Peter Jackson’s first installment of J.R.R. Tolkien’s beloved The Hobbit is hitting theaters, and he’s bringing back some old friends and plenty of new ones.
Centering on the adventures of Bilbo Baggins 60 years prior to the events in Jackson’s own Lord of the Rings trilogy, we will once again meet Gandalf the Grey, a familiar figure to the hobbits of the Shire, but only by reputation. He has had his eyes on Bilbo for some time now, having been acquainted with his parents in years past, and has in his mind the idea to recruit him as a burglar in assistance to a group of 13 dwarves in claiming their long-lost treasure and reclaiming the Lonely Mountain where it is being kept. The journey is a long one for the hobbit, but he will come out a much wiser and learned man for it. The journey will be long for us too, make no mistake, because Jackson is playing into the ever-increasing sequel game.
Originally conceived as a two-parter that would also include stray bits of Tolkien’s mythology and additional stories culled from appendixes and other writings, The Hobbit was written by Jackson and his Rings co-writers Philippa Boyens and Fran Walsh, as well as the man hired to direct early on, Guillermo del Toro. Del Toro eventually left the project as director due to near constant delays and bankruptcy troubles, and while his take would have been a most welcome breath of Middle Earth air, it was not to be. Jackson obviously did stay on and kept a brilliantly informative production diary that I would highly recommend to anyone interested. After the production concluded and the editing process had begun, he announced that he felt confident that he actually had enough footage to span the film into three parts. With the first being released on December 14 under the subtitle of An Unexpected Journey, we will then be able to catch The Desolation of Smaug and There and Back Again next Christmas and the following summer, respectively.
Of the old friends returning, we have many. Save for the editing department and sound mixers on the Rings’ final Oscar-sweeping installment, The Return of the King, the bulk of that film’s creative team are back. The only actor ever nominated for their part in the original trilogy, Ian McKellen, is back as well and I can only imagine that they are framing the film within the context of the prior trilogy since a bunch of old cast members are joining as well. Amongst those other returning cast members are Christopher Lee, Hugo Weaving, Cate Blanchett, Elijah Wood, Andy Serkis, and of course Ian Holm, playing the elder Bilbo. Playing the young Bilbo is newcomer Martin Freeman, himself no stranger to the genre culture, having played Arthur Dent in the excellent Hitchhiker’s Guide to the Galaxy as well as Dr. Watson on the BBC smash hit Sherlock. Joining him as the 13 dwarves are a plethora of BBC veterans, lead by Richard Armitage as the king Thorin Oakenshield.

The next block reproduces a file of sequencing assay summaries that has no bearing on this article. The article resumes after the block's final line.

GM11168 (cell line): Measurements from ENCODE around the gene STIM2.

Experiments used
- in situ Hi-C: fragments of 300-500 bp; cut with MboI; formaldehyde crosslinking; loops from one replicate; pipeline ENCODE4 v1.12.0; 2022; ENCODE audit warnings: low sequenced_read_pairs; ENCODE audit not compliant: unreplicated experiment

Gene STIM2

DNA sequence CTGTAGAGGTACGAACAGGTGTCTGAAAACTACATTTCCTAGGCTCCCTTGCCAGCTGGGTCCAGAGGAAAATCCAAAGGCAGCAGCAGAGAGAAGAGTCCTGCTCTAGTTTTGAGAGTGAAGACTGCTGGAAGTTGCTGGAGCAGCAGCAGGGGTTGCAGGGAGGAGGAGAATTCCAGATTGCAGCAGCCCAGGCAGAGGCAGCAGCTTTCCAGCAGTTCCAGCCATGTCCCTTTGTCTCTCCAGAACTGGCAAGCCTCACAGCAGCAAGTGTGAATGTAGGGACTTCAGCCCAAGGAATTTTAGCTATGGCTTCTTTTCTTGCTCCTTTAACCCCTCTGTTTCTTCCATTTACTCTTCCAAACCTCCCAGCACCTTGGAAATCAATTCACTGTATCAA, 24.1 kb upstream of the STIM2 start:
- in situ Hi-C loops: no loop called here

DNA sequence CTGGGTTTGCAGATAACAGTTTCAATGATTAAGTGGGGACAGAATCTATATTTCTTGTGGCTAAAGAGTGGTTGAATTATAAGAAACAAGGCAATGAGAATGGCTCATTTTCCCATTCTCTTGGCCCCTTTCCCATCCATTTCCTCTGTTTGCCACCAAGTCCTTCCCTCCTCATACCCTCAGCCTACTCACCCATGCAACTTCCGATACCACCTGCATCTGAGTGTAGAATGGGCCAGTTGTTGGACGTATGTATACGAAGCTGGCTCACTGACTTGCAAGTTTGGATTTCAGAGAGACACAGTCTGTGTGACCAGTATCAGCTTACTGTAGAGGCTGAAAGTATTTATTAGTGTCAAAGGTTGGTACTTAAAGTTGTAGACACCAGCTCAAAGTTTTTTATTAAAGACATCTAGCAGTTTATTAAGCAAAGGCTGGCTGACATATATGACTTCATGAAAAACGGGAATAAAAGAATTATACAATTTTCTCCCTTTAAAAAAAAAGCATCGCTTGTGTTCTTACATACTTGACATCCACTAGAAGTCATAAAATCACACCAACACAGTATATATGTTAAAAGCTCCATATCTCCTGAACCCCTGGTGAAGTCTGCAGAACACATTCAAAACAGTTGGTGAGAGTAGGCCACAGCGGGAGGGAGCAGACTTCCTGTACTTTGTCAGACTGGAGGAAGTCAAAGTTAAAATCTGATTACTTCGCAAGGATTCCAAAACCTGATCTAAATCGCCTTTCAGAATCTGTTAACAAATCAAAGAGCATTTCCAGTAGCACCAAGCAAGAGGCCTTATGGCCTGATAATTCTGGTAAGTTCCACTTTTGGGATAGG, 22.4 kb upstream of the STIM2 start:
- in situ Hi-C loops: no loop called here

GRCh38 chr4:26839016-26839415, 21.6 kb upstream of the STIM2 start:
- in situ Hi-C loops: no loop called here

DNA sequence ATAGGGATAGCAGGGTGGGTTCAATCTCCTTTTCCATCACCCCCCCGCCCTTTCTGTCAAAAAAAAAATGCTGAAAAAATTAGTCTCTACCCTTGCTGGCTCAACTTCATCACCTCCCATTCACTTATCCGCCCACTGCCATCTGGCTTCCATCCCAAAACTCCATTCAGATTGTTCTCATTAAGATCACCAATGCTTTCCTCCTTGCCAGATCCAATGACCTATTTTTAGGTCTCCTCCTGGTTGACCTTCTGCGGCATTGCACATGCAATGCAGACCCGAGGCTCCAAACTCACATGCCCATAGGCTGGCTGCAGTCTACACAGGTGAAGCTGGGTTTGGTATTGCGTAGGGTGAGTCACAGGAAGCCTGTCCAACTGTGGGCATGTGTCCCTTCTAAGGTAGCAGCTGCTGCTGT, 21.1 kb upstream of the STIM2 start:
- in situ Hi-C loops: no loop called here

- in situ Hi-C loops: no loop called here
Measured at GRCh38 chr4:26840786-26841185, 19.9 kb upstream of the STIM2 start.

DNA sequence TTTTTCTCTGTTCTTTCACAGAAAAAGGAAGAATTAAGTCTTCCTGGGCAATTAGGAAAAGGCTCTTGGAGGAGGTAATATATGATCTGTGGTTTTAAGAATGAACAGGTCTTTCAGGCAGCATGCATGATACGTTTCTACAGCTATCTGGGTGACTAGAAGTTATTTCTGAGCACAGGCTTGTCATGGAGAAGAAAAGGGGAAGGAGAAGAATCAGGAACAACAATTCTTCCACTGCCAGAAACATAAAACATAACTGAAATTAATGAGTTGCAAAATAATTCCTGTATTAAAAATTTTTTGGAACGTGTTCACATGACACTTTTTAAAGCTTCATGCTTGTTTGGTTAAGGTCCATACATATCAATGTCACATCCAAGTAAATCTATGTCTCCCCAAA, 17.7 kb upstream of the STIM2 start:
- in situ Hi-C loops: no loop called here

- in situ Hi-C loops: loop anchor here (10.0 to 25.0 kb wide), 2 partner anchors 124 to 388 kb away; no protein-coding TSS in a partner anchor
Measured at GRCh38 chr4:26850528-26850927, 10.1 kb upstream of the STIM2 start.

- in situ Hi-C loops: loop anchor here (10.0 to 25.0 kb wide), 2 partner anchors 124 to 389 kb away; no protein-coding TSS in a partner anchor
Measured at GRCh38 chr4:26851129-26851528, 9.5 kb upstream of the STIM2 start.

If you are lucky enough to catch the film at a theater set up to play it at its intended 48 frames per second, I would recommend it. While many have reported experiencing minor discomfort if not slight, albeit brief, nausea, I feel it is worth noting that James Cameron is seriously considering filming his next two Avatar movies with the new frame rate in mind. The Hobbit will be the first feature shot in the 48 format, which is an increase from the standard 24. The decision to shoot at the higher frame rate was established early on in pre-production when Jackson came to notice that with the decreased motion blur inherent, the film’s 3D visuals were also greatly improved and more defined.
For anybody interested in catching the opening 9 minutes of J.J. Abrams’ Star Trek Into Darkness, they will be screening before The Hobbit on select IMAX screens.
Whatever frame rate, dimension, or format you are able to catch it in, The Hobbit: An Unexpected Journey will open nationwide this Thursday, at midnight.
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